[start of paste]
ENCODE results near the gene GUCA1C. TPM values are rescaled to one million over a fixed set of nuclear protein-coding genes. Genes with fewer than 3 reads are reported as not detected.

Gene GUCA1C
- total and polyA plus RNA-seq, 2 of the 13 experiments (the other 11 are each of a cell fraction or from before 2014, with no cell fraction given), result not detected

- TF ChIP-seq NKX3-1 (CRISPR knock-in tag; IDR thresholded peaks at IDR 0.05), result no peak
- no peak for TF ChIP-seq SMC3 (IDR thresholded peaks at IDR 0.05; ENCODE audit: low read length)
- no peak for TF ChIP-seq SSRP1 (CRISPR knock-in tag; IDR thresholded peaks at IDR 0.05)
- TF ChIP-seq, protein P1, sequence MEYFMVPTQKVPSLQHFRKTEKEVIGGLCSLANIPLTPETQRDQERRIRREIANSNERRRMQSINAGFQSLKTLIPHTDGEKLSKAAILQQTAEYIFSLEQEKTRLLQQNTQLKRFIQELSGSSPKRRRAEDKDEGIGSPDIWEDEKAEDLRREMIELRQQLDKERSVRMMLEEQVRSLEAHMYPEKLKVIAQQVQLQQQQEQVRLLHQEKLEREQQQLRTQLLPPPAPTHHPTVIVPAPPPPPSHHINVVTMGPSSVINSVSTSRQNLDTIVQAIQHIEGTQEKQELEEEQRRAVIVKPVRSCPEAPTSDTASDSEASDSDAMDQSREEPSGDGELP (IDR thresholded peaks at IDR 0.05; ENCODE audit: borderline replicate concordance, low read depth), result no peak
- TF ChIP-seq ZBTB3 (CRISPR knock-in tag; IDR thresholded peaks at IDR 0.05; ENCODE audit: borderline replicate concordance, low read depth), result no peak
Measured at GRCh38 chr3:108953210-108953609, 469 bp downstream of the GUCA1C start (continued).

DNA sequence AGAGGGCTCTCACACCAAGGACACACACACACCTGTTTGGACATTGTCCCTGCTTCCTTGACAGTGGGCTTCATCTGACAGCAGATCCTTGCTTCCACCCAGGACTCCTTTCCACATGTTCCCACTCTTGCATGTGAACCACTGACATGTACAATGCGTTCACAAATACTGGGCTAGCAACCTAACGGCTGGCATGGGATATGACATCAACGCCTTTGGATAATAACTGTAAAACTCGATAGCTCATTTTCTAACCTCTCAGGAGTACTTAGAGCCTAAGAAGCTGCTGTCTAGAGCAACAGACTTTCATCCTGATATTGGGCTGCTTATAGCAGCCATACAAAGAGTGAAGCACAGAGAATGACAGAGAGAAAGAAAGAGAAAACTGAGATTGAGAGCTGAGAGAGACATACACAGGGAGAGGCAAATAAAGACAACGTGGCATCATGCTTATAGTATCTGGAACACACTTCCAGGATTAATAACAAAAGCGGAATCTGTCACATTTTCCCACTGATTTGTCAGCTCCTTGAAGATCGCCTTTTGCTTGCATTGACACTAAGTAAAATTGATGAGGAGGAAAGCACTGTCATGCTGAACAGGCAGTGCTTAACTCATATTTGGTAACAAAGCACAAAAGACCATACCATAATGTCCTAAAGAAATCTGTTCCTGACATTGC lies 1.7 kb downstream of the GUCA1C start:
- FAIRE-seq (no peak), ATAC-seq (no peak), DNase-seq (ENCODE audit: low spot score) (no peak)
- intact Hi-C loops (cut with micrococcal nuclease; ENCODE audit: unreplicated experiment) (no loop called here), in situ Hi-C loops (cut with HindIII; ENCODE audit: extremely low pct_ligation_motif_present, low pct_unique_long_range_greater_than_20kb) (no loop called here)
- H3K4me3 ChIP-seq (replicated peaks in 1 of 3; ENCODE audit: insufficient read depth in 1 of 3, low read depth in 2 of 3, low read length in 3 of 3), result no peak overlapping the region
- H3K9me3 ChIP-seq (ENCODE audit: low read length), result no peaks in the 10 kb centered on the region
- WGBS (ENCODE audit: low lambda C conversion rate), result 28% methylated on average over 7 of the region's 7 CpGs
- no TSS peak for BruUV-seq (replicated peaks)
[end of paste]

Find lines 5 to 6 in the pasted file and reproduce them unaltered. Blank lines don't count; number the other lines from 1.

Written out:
- no peak for TF ChIP-seq SMC3 (IDR thresholded peaks at IDR 0.05; ENCODE audit: low read length)
- no peak for TF ChIP-seq SSRP1 (CRISPR knock-in tag; IDR thresholded peaks at IDR 0.05)